Wilson claimed to have no beliefs at all.circuits. and if one does not think Capitalism is perfect. some of it misreported deliberately. one must be a dogmatic atheist. Wilson claimed that we must not confuse any grid we use to organise our experience of the world with the world itself. and if one does not have blind faith in X. all intellectual activity ceases.“The map is not the territory.appears explicitly in the prologue and the agnostic attitude is revealed again and again in the text. I therefore want to make it even clearer than ever before that ********** I DO NOT BELIEVE ANYTHING ************ It seems to be a hangover of the medieval Catholic era that causes most people.of all creeds... the less there is left to think about.. He deliberately antagonised . well-researched fact. a charlatan.. The word . the following quote (from . that if one is not a theist. p201) appears in the description of what Wilson calls .“Operation Mindfuck. The following quote comes from the preface of the 1986 reprinting of Cosmic Trigger.“the collective neurogenic circuit. charity.“Prometheus Rising.Semanticist Alfred Korzybski used the slogan . I have received several quite nutty and unintentionally funny poison-pen letters from two groups of dogmatists -Fundamentalist Christians and Fundamentalist Materialists. As soon as one believes a doctrine of any sort. the seventh of Timothy Leary’s eight .mixture of fiction. one must believe fervently in Socialism. or assumes certitude.circuits which in most .to say the same thing. Both groups share in the same crusading zeal and the same total lack of humor. It should be obvious to all intelligent readers (but curiously is not obvious to many) that my viewpoint in this book is one of agnosticism.some of the metaphors and models employed here.. As an example of Wilson at work.“antique. active in most people. split into four . Aside from this minor difference. to think that everybody must "believe" something or other.“future. and common human decency. Philosopher and mystic Alan Watts put this as . but many people still think I . The Fundamentalist Materialists inform me that I am a liar. not all the mail I have received about this book has been intelligent and thoughtful. He called the result . where absence of brain activity is taken to mean that life has ended.“the menu is not the meal. and material derived from the strangest of the letters sent to Playboy during the time Wilson edited that magazine. fraud and scoundrel. My own opinion is that belief is the death of intelligence. and four . and a person sure of everything would never have any need to think about anything and might be considered clinically dead under current medical standards. even the educated. one stops thinking about that aspect of existence. one must alternatively have blind faith in not-X or the reverse of X. The Fundamentalist Christians have told me that I am a slave of Satan and should have the demons expelled with an exorcism. The more certitude one assumes.“agnostics. These intolerable cults have served to confirm me in my agnosticism by presenting further evidence to support my contention that when dogmas enter the brain.“mental circuits. The preface continues: Finally as a matter of some entertainment value. Wilson wanted to liberate people from the selfcreated prison of a too-restrictive belief system or a one-dimensional attitude to the truth and his method involved stealth and shock.“believe.“true believers. the letters are astoundingly similar.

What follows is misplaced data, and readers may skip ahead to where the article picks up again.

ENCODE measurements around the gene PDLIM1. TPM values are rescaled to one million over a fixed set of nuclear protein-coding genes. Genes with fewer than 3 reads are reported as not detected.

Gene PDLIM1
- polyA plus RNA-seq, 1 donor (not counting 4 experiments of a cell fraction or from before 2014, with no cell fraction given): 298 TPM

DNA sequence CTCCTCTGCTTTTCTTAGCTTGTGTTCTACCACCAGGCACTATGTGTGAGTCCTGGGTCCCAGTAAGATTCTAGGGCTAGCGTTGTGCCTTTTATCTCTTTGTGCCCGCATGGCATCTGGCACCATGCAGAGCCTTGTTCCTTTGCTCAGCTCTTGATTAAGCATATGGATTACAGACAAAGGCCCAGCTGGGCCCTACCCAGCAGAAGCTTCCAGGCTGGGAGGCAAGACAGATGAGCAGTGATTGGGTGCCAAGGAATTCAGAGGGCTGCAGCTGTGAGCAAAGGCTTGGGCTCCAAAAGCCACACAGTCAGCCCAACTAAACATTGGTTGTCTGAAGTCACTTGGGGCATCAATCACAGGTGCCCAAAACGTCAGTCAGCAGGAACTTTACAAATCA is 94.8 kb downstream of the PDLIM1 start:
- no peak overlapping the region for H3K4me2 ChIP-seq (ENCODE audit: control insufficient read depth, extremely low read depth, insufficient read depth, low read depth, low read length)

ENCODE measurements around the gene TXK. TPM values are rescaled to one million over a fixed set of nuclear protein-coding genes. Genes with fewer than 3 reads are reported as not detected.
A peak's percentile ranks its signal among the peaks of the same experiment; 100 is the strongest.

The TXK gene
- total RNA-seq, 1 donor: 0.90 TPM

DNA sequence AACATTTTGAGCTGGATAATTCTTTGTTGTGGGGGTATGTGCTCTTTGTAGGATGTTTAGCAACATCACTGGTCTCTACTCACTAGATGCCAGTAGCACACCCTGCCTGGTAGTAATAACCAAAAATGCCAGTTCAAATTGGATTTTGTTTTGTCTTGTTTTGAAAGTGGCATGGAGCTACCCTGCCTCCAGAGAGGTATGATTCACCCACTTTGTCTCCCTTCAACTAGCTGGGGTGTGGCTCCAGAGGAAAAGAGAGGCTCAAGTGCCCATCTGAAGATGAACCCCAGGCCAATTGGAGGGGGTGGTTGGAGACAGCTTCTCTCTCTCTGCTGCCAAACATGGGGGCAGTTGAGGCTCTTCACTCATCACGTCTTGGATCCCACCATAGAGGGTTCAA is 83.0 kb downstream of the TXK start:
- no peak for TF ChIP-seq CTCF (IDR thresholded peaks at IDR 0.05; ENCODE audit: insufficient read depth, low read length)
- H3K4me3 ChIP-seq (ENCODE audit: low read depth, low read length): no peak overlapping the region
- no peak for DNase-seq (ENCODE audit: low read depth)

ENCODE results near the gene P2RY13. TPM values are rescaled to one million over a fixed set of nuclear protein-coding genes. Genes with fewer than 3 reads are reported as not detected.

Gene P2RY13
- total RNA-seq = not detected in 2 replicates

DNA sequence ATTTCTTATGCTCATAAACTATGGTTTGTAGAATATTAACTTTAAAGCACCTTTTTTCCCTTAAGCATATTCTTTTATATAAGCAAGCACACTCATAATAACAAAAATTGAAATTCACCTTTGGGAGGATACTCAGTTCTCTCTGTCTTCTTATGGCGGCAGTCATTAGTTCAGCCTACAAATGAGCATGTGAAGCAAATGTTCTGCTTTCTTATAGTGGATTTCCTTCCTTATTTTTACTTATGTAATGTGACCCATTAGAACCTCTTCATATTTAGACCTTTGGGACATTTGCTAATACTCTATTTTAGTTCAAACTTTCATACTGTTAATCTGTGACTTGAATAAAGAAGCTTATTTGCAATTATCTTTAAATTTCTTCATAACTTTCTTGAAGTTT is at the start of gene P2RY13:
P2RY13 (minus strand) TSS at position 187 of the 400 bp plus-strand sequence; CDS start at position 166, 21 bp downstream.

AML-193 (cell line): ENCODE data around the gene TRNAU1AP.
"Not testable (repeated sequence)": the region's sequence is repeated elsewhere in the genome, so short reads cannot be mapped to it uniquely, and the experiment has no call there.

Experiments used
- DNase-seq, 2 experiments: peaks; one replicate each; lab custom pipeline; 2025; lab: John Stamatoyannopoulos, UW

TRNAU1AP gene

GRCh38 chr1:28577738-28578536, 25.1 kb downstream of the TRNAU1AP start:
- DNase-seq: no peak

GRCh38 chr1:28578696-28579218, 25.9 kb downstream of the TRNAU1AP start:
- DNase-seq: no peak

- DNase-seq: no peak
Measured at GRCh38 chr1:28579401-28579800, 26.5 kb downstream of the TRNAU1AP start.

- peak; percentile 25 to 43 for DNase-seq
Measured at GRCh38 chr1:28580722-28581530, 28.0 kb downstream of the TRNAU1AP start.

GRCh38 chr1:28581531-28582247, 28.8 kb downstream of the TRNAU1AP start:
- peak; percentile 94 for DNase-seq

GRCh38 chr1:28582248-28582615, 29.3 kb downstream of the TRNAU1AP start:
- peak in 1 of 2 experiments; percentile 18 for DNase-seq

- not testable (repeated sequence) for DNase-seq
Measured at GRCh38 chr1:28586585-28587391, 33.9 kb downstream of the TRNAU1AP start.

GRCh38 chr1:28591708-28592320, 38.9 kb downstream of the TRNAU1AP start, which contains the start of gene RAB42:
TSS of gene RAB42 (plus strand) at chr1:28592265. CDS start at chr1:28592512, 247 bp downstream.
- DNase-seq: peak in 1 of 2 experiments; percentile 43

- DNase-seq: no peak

Alfred Korzybski.into E-Prime. his emblematic lion (always shown with him in medieval art). both the river Anna Liffey in Ireland and Huck Finn’s Mississippi.“Livvy. I don't see how to take death seriously. to a materialist.“True.. just like the Irish river..“to be. the four bedposts surrounding the sleeper.If you cannot translate a sentence using the word . so this . the four elements of the ancients. The book concludes with the slogan ..mean? It looks like an attempt to make a statement which simultaneously makes use of two different and incommensurate language games.“external.“consciousness. symbolising the four evangelists. plus Mark the apostle. not the one in the mirror.part of the sentence refers to a real .The inventor of E-Prime. all interweaved and overlayered.in material reality.“Consciousness is brain activity. but certainly not to everyone.“is. general and special relativity and a long list of other things. and all the other fours which Jung has found present in the .which prohibits the verb . plurality and unity presented together.brain.. Wilson simultaneously tried to make sense (and nonsense) of quantum mechanics.“language.provides endless opportunities to make claims which sound meaningful but actually mean nothing at all. English without fig leaves. and of the Four Old Men who haunt the dreamer all night long. Gurdjieff’s self-observation exercises.“E-Prime.Obvious enough.“is. you might think. supposedly logical and meaningful statements and arguments spin on nothing more than a fig-leaf apron in the form of an indiscriminate usage of the word . Wilson acted as a promoter and populariser of a form of the English language called . I love you all and I deeply implore you to keep the lasagne flying. Please pardon my levity.“consciousness. But the word . Many words and many worlds. Finn Mac Cool of Irish legend reborn and Huck Finn again also. sailing down . It seems absurd.“collective unconscious. Leo in the zodiac and all associated fire-signs.“The Whole System is a Whole System. At many critical points. The . What does statement . the four suits of the Tarot or ordinary playing cards.does not exist . The .“out there.. five days before his death on January 18th of this year reads: I look forward without dogmatic optimism but without dread. .“Brain activity. effectively means that something existing in mind or language accurately mirrors something .does not even exist in that language game. . but Mark the Twy is Mark Twain. Leo the lion. waiting for a James Joyce or an Aleister Crowley to come along and activate them..“out there. The final message posted on his blog. while Marcus Lyons is all of them. married to a wife he called . cuckolded by Tristran.in material reality..people lie inactive.“Missus Liffey. Yoga.of this circuit is the multi-level language of Finnegan’s Wake.here clearly belongs to the language game of materialistic science. the four antique circuits. had pointed out that the verb . where Mark the Wan is King Mark. where Finnegan is Finn-again.“â₦is brain activity.“to be. E-Prime . The word . then it probably doesn’t mean anything. and Mark the Tris is cuckolded Mark and cuckolding Tristran in one.